Additionally, I believe there used to be a NAI owned cinema on this same tract before EDENS bought it.
lol. this is very true.
The risk of BAC's countrywide lawsuits getting a lot worse have been considerably reduced (http://seekingalpha.co...). It seems like the WSJ article was written during the week and they didn't bother updating it after the ruling on Thursday, which really started being understood and getting attention Friday after hysteria over the ACA ended.
Yes MrWittyOne is correct.
The Judge hearing the original case is also the judge who is ruling on the global settlement. The appeal was heard by the appellate court. The fact that the Judge's ruling was upheld, strongly suggests that her opinion that MBS investors wont be able to sue Countrywide will carry the day. She made that ruling based on the fact that BNY Mellon had acted on Walnut Place's complaint's so Walnut Place couldn't sue Countrywide.
Thus, given that she is disagreeing with one of the big objections to the settlement here, it is unlikely that she will accept this same objection in the settlement case.
MSF - why do you think SHLD is a baby Berkshire? I know that was the original plan when he did the merger but other than small tech acquisitions has Eddie really deployed Sears Capital on anything other than buybacks?
Yes ESL Investments has done well and bought / sold AN, AutoZone and a few others but none of that has been to the benefit of Sears shareholders.
Politics really has no place in your investment portfolio. Its hard enough finding good companies to invest in without adding a politics filter.
Back to the article, the author is being harsh on Ford here. Yes International operations have been below expectations and are challenging but the US business has been doing ok. With avg car life in the US at all time highs (~11-12 years), we are poised for a big bounce-back in new car sales soon. Ford's US business remains strong and is set to reap those rewards. Additionally, a lot of the international challenges have to do with expansions and setting up operations, there is no reason to believe Ford cannot eventually get these sorted. I am not sure why you think the stock is poised to drop significantly given much of the international problems are already known and priced in. Everyone knows they will have to close plants, heck they said as much. Will an announcement of particular plants being closed really make that much of a difference?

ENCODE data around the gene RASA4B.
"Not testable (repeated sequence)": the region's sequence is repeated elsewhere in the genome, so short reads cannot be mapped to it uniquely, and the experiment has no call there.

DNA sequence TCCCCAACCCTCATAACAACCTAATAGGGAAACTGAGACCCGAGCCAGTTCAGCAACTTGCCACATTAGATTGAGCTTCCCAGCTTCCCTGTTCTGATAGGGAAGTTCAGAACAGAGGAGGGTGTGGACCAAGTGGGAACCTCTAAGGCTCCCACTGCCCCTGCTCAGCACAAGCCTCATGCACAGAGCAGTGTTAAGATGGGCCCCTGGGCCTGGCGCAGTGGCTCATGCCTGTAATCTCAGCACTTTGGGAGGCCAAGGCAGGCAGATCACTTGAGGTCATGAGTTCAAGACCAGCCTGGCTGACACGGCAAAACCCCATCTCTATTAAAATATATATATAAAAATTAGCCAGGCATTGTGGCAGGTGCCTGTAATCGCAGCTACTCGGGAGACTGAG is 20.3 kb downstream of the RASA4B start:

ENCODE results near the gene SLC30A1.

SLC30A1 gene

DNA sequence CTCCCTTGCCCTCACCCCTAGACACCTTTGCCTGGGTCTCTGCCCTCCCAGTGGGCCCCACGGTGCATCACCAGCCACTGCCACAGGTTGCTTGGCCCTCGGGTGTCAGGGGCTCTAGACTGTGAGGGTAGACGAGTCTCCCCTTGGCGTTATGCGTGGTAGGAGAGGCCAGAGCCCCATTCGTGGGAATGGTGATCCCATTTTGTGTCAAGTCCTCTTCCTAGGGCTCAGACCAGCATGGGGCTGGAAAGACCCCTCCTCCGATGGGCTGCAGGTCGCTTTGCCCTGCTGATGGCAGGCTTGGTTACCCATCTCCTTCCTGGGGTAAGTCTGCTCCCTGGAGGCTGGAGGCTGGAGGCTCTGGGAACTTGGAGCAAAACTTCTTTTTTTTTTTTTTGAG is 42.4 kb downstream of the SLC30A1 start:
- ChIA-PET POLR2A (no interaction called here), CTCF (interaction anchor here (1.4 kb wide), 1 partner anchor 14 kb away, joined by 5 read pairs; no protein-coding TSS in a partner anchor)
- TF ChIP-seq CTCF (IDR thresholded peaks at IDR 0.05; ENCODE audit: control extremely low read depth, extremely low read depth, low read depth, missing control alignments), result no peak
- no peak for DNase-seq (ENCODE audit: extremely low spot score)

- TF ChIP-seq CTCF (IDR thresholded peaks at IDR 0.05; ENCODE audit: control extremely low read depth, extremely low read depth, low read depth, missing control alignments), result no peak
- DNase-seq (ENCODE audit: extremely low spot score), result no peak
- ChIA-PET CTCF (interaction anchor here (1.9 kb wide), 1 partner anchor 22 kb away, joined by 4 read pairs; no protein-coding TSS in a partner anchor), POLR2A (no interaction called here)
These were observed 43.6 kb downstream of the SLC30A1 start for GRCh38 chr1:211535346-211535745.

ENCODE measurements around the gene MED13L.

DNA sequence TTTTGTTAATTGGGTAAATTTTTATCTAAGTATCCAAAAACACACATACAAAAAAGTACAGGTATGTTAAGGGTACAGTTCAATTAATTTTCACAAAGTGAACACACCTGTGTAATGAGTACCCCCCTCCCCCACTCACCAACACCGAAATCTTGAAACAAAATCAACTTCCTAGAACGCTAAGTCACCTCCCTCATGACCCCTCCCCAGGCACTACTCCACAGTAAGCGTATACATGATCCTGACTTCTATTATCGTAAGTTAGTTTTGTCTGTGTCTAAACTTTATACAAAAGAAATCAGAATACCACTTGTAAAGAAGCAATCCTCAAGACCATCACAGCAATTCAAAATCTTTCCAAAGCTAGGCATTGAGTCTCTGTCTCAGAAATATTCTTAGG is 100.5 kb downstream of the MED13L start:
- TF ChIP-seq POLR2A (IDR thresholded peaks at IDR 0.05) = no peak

No position.
thanks Andrew.
Thanks Andrew. glad you thought the article was good. Not sure too many people know this company as well as you do. would love to hear your thoughts when you have more time.
re the S,G&A - I think you are right, I probably did over-estimate those here.
Had a quick question for you regarding the real-estate - while I have done some checking it seems extremely hard to be able to get any kind of good estimate on overall value of their holdings. Do you have a view that you would be willing to share on how much all of their real estate would be worth? I think I am being a little conservative here (but I don't account for the loss in cinema revenues / ebitda by a sale of Cinema related real estate) so it works out ok for a quick valuation but its a little crude.
pone - I agree that at current prices you are paying for future growth. I think the changes that management has already implemented, make the growth extremely likely. But yes, its not as much of a "valueplay" as it was in January when we started accumulating.
thanks Galileo. Appreciate the kind words.
Analyst estimates have certainly been rising rapidly.
The problem Best Buy faces is really a secular one - it has no real reason to exist anymore. What constituency is it serving?
If you want in-store electronics cheaper you can walk into a Walmart or Costco. If you want the cheapest or want to spend some time comparison shopping you can do that on Amazon. BBY is no longer the cheapest option and service has fallen.
Best buy is slowly becoming nothing more than Amazon's local showroom for an increasing number of shoppers.
Maybe taking it private will allow management to jumpstart a saving operation but an increasing share price makes that eventuality a less likely outcome.
I have no position in stock currently.
I noticed Berkowitz sold some Sears recently.
Wonder what that was about - since BB always said that in the end Sears would have two shareholders him and ESL. So a sale by him would be very material to the day traders. A big problem for the Shorts has always been how much of the stock ESL and Fairholme controlled. If BB starts selling, it could be a big problem.